Sonic Forces Thread

Discussion in 'General Sonic Discussion' started by Blue Blood, Jul 23, 2016.

  1. Blue Spikeball

    Blue Spikeball

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    I was referring more to how you said that "there are those who apparently believe that linearity is a bad thing", as it sounded like you were criticizing people for thinking like that.
     
  2. Crasher

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    Personally, I think it's a bit more complicated: a good game isn't good just because it's linear or non-linear, it's how the game uses those mechanics/aspects.

    A lot of games (especially modern games), in my opinion, suffer from having non-linear elements (such as open worlds), when the game would've been a much stronger product as a whole if it had dumped that aspect. One example is L.A. Noire - it's open world is, at best, a pretty backdrop and, at worst, padding that makes the game a few hours longer. If it had been more linear (such as, you just picked places off of a list ala Ace Attorney - something that's in the game, actually by making your partner drive for you), then I feel it would've been a better game. Mirror's Edge was somewhat linear - you had to get from point A to B, but you could progress through the level in various ways. It's sequel had an open world, and it seems that most agree that the first game had better levels and a more cohesive environmental storytelling. And the stronger parts of the game are, ironically, linear - the open world basically acts more like a menu that you can play around in.

    In saying that, linear games definitely do benefit from having non-linear aspects (like, imagine Thief or Dishonoured, except you couldn't approach the mission in various ways, or Mirror's Edge with only one path) - but they're good because of how it uses that in conjunction with it's linearity, not because they're non-linear.
     
  3. Dek Rollins

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    He was criticizing the idea that linearity is inherently a bad thing as a de facto rule with no nuance.

    There isn't anything unreasonable about these sentences.

    Crasher summed it up nicely, and I think Laura's original point about the fandom's tendency to create absolutist judgements about design philosophy without any deeper arguments is fair. Sonic 2 having branching alternate pathways doesn't make Sonic 1's level design inherently worse for having less of that.

    This is ironic since Sonic 3 was originally going to be 3D. :V
     
  4. Ritz

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    For my part, I'd say a game built around skill-based vertical mobility (slopes, wall running) necessitates splits in level routes to justify that mobility. The fun of platformers is in the challenge of resisting gravity, so there needs to be some incentive to encourage that: either reward the player with bonus content, or punish them with death or backtracking. It's pretty well established that people don't like bottomless pits, and backtracking isn't at all appropriate for Sonic, so alternate routes are a natural fit. SA2's level design lost all faith in its capacity to challenge gravity, and so it keeps the player locked to a single lane without any potential for physics freestyling. It's fine in the way that Crash Bandicoot is fine, but it was a break from the ethos of the franchise up to that point. It certainly never reaches the level of excitement I got when discovering those 1-ups on the towers at the start of Speed Highway.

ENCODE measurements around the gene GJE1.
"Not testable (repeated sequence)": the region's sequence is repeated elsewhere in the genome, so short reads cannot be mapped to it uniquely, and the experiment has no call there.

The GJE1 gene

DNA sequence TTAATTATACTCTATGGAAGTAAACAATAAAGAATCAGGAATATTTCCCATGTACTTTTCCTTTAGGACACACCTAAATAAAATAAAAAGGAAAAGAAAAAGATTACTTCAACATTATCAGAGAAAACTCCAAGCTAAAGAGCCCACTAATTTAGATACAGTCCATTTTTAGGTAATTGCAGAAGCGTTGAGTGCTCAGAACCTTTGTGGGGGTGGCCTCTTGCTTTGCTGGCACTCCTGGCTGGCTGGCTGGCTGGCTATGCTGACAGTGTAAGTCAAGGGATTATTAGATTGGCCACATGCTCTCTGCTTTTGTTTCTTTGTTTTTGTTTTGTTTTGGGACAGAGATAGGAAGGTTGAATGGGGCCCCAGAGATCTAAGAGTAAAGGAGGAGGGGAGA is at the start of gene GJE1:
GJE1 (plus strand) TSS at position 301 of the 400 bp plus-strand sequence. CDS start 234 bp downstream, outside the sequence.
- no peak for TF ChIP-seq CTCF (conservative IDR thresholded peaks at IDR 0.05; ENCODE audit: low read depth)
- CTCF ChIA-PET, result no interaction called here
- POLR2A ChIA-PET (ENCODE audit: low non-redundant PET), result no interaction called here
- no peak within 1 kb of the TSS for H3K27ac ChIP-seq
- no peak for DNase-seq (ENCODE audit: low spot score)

In any other context, I agree that linearity is an art and the open world paradigm is a plague upon games. Designed primarily to waste time, and it dilutes the designer's ability to meaningfully craft a world to cater to the player's abilities.
     
  5. BadBehavior

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    See also Final Fantasy.
    2011: XIII is the worst! VII is the best!
    2016: XV is the worst! IX is the Best!
    2022: XVI is the worst! X is the best!
    2030: XX is the worst! XIII is the best!

    And that's gonna be the start of the real dark age. Sonic fans are gonna wish it was 2020 again.
     
  6. Josh

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    Oh yeah, what if it's 2028, and a passionate, angry contingent of fans starts insisting that the only way to "save" the series is to return to the very concepts that nobody would stop complaining about just a few years earlier?

    Can't imagine what THAT would be like. :V
     
    Last edited: Dec 14, 2020
  7. Blue Spikeball

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    Do people really need to explain "I consider nonlinearity a good thing because it provides freedom, exploration and replayability" whenever they criticize a game or level because they found it too linear?
     
    Last edited: Dec 14, 2020
  8. Xiao Hayes

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    We're again at that point where saying "it's good/bad" is a bit inappropiate, while saying "I find it good/bad" is totally ok. I'ts also not about explaining it or not, but about thinking some claim is an understatement or not, because different point of views and all that jazz.

    For me, classic games are the best, SA1/SA2 are good, and boost is the worst in terms of gameplay, but whenever I complain about it, I'm just hoping they make different spinoffs of each gameplay so everyone has what they want, not to obliterate the cancer of the series or anything like that. The cancer is they don't make this arrangement and invest on it so at least most people would be glad with getting something of their taste, or, better said, the cancer is they invest so little not even one of this branches runs properly (Forces ruins boost, Mania doesn't get a follow-up, Adventure is gone, etc.).

    Say what you want of Pokémon, but they have made a lot of successful spin-off series, some lasting more, some less, but feeling like Pokémon everytime. Even more boring or less meaningful games like Pokémon Channel felt still like playing Pokémon in some way, there will probably be people who hate the main games, love the Mystery Dungeon series, and will have no issue because both continue being produced.